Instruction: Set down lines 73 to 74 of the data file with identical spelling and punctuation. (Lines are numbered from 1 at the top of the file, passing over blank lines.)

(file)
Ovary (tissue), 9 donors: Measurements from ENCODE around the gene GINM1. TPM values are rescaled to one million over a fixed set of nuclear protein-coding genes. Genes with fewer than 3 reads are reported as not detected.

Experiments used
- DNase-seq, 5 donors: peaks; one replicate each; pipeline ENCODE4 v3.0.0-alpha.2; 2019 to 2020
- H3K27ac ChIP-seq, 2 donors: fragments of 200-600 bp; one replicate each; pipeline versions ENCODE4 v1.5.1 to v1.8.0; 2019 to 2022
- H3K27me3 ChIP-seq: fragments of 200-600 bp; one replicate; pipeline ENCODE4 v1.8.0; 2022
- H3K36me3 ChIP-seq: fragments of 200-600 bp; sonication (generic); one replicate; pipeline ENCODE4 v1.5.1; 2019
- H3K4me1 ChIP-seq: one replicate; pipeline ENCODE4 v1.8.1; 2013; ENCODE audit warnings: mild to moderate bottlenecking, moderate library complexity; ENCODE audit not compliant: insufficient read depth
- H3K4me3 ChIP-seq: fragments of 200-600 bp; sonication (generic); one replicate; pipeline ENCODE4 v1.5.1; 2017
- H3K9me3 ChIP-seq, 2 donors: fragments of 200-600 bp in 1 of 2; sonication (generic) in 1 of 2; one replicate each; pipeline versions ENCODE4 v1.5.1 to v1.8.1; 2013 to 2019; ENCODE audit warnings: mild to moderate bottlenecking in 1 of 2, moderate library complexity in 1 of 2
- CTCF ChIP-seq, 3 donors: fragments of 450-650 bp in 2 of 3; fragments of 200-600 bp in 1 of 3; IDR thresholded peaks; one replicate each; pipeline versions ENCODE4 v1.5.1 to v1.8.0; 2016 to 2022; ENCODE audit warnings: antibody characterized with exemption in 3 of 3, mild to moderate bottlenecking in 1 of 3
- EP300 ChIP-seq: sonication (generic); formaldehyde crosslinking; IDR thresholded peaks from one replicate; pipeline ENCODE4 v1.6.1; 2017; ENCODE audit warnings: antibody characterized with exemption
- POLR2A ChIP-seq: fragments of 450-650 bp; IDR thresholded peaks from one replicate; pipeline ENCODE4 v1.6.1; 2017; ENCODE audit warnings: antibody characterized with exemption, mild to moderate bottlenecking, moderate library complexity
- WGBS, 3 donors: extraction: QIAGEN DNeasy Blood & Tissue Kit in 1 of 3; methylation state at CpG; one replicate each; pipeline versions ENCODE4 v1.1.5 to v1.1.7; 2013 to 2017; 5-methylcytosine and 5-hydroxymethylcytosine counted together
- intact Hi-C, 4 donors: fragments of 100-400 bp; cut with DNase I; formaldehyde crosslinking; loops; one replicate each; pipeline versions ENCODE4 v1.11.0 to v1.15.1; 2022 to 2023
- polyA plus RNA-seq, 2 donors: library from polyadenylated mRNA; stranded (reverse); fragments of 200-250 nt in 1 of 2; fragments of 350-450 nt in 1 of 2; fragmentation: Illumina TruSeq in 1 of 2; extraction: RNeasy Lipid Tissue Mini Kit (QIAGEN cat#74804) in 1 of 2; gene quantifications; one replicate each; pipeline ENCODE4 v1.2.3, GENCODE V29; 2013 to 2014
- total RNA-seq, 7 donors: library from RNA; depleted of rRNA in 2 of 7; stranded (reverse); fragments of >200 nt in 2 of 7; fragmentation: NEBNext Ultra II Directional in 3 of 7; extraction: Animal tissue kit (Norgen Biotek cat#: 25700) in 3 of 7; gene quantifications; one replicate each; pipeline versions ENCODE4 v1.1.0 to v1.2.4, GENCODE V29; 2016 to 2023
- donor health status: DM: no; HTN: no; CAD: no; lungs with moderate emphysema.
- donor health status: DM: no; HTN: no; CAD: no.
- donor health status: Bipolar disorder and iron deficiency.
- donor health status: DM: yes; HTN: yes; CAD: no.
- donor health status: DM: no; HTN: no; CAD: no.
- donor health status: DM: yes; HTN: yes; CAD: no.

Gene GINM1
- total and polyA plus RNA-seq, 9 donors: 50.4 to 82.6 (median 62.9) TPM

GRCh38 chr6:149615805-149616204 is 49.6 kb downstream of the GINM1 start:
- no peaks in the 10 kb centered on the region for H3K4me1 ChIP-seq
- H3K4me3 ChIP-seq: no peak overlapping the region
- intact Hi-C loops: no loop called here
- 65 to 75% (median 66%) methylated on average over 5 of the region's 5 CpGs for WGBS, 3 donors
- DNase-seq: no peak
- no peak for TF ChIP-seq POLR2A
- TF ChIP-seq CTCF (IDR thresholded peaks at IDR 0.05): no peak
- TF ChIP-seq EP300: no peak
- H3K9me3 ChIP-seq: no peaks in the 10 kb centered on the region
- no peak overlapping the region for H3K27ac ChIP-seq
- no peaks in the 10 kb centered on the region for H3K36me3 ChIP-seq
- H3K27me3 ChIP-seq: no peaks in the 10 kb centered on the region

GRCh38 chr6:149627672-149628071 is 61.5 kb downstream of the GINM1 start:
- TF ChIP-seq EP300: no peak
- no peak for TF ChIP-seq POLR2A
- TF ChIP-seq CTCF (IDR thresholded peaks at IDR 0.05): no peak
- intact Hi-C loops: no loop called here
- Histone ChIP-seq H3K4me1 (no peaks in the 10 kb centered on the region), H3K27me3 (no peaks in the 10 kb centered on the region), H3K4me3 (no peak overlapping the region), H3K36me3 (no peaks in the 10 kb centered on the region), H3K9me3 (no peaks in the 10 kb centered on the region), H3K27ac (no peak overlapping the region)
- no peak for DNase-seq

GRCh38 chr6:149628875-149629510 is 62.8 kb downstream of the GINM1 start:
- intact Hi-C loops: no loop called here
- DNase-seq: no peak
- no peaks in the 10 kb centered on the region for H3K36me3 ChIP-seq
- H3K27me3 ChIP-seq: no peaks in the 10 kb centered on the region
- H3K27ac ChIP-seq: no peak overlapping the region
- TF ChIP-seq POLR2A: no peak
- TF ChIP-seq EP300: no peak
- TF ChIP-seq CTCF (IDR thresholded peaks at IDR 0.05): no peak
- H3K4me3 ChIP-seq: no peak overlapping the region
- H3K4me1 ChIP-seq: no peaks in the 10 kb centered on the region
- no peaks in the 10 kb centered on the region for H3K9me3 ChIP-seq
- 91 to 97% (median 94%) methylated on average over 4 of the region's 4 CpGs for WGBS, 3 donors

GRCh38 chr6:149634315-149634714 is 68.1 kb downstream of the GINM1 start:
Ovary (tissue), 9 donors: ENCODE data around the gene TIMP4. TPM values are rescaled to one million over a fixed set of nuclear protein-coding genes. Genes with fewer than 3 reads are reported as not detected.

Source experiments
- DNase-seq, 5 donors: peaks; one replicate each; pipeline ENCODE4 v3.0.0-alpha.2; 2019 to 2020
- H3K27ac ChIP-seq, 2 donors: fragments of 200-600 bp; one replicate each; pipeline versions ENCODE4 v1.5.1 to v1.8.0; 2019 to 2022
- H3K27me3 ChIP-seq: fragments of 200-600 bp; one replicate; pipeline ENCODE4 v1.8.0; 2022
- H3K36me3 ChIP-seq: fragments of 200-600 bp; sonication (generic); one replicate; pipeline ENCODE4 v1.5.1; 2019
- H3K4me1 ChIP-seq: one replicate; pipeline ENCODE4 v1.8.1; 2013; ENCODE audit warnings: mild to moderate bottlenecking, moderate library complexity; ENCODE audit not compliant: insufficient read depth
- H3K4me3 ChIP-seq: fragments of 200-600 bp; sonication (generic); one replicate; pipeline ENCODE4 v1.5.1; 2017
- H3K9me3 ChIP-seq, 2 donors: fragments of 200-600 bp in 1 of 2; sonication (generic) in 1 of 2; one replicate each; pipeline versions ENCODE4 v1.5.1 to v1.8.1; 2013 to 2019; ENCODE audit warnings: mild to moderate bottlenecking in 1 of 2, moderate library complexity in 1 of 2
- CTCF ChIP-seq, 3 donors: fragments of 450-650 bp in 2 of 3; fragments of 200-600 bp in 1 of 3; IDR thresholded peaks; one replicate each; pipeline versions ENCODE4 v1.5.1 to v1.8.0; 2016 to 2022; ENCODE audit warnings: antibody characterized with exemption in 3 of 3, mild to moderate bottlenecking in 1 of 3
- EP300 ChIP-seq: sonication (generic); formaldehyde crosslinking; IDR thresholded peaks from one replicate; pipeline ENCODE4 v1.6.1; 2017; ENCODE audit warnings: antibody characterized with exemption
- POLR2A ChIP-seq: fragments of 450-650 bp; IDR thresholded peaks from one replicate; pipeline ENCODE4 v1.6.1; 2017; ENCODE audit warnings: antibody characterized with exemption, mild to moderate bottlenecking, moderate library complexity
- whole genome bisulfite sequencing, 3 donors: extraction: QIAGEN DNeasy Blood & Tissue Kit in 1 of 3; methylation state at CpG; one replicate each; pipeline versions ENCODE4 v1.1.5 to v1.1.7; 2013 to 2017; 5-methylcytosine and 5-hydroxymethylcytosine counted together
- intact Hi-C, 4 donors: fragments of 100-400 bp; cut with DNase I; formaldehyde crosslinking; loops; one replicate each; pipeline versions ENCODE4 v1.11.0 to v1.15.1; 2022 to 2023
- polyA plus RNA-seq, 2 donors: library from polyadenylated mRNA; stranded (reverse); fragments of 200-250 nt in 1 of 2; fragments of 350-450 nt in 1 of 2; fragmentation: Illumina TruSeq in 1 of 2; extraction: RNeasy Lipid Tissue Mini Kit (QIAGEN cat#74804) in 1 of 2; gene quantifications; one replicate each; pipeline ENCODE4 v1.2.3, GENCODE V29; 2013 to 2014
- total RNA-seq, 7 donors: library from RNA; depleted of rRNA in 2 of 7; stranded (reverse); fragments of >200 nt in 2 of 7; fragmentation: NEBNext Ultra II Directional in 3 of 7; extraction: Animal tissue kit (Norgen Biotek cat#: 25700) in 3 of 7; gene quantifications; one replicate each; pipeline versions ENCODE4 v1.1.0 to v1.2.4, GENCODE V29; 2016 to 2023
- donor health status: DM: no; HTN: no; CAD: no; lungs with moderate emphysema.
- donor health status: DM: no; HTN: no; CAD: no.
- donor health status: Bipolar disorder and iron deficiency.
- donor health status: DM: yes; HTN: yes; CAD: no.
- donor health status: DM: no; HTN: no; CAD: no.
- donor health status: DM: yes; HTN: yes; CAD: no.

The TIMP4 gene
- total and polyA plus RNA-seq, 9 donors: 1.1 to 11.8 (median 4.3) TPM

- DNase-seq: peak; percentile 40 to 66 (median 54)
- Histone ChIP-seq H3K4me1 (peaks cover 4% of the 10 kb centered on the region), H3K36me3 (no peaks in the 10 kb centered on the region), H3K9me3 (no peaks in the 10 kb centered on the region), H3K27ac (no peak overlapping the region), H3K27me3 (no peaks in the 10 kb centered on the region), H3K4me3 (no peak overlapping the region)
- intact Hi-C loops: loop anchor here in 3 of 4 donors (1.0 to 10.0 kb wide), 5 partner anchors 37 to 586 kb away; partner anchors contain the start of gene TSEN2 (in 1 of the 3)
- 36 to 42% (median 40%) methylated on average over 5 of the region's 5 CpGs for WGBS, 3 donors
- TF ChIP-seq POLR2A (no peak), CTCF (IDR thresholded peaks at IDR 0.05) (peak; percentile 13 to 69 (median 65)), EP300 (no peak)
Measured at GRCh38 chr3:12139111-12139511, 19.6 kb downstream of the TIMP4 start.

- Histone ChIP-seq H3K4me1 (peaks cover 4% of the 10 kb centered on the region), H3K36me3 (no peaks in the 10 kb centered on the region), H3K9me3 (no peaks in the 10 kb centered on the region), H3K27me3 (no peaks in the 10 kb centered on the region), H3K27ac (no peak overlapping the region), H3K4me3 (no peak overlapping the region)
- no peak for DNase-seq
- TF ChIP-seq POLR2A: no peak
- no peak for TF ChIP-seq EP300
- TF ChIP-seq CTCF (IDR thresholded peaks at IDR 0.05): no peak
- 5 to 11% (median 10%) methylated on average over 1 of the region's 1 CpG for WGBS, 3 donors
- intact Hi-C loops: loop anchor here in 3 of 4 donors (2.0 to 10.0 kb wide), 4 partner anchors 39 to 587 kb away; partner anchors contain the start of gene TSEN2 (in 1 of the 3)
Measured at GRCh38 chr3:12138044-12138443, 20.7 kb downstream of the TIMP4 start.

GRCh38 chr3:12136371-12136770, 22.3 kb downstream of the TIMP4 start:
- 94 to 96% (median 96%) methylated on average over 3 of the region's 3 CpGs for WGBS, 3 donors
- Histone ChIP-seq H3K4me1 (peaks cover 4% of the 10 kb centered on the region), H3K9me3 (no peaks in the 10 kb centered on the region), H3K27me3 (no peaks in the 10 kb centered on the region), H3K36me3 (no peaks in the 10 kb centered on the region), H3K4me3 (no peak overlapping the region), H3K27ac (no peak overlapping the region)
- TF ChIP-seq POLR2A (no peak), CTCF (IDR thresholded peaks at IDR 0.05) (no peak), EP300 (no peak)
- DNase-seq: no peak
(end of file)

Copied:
- polyA plus RNA-seq, 2 donors: library from polyadenylated mRNA; stranded (reverse); fragments of 200-250 nt in 1 of 2; fragments of 350-450 nt in 1 of 2; fragmentation: Illumina TruSeq in 1 of 2; extraction: RNeasy Lipid Tissue Mini Kit (QIAGEN cat#74804) in 1 of 2; gene quantifications; one replicate each; pipeline ENCODE4 v1.2.3, GENCODE V29; 2013 to 2014
- total RNA-seq, 7 donors: library from RNA; depleted of rRNA in 2 of 7; stranded (reverse); fragments of >200 nt in 2 of 7; fragmentation: NEBNext Ultra II Directional in 3 of 7; extraction: Animal tissue kit (Norgen Biotek cat#: 25700) in 3 of 7; gene quantifications; one replicate each; pipeline versions ENCODE4 v1.1.0 to v1.2.4, GENCODE V29; 2016 to 2023